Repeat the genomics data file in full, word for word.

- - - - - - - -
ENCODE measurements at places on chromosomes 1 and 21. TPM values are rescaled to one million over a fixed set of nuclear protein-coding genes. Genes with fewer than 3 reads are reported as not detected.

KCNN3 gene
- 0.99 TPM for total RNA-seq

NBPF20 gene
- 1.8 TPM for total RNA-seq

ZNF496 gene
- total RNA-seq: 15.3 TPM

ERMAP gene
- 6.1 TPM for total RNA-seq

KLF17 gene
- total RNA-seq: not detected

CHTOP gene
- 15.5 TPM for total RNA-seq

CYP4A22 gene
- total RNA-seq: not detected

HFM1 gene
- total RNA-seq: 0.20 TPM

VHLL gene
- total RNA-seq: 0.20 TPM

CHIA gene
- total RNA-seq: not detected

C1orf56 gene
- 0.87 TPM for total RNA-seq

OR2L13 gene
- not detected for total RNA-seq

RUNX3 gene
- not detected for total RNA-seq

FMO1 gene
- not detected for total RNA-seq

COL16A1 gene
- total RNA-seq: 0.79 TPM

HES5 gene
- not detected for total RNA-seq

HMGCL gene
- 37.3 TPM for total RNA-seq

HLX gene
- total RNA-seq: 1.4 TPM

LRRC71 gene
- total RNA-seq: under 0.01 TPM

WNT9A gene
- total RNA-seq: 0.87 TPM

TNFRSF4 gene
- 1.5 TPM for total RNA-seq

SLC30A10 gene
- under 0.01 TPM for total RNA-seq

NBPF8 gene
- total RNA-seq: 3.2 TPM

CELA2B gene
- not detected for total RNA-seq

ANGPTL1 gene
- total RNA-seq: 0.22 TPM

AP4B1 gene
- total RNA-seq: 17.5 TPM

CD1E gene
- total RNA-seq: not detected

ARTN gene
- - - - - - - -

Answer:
ENCODE measurements at places on chromosomes 1 and 21. TPM values are rescaled to one million over a fixed set of nuclear protein-coding genes. Genes with fewer than 3 reads are reported as not detected.

KCNN3 gene
- 0.99 TPM for total RNA-seq

NBPF20 gene
- 1.8 TPM for total RNA-seq

ZNF496 gene
- total RNA-seq: 15.3 TPM

ERMAP gene
- 6.1 TPM for total RNA-seq

KLF17 gene
- total RNA-seq: not detected

CHTOP gene
- 15.5 TPM for total RNA-seq

CYP4A22 gene
- total RNA-seq: not detected

HFM1 gene
- total RNA-seq: 0.20 TPM

VHLL gene
- total RNA-seq: 0.20 TPM

CHIA gene
- total RNA-seq: not detected

C1orf56 gene
- 0.87 TPM for total RNA-seq

OR2L13 gene
- not detected for total RNA-seq

RUNX3 gene
- not detected for total RNA-seq

FMO1 gene
- not detected for total RNA-seq

COL16A1 gene
- total RNA-seq: 0.79 TPM

HES5 gene
- not detected for total RNA-seq

HMGCL gene
- 37.3 TPM for total RNA-seq

HLX gene
- total RNA-seq: 1.4 TPM

LRRC71 gene
- total RNA-seq: under 0.01 TPM

WNT9A gene
- total RNA-seq: 0.87 TPM

TNFRSF4 gene
- 1.5 TPM for total RNA-seq

SLC30A10 gene
- under 0.01 TPM for total RNA-seq

NBPF8 gene
- total RNA-seq: 3.2 TPM

CELA2B gene
- not detected for total RNA-seq

ANGPTL1 gene
- total RNA-seq: 0.22 TPM

AP4B1 gene
- total RNA-seq: 17.5 TPM

CD1E gene
- total RNA-seq: not detected

ARTN gene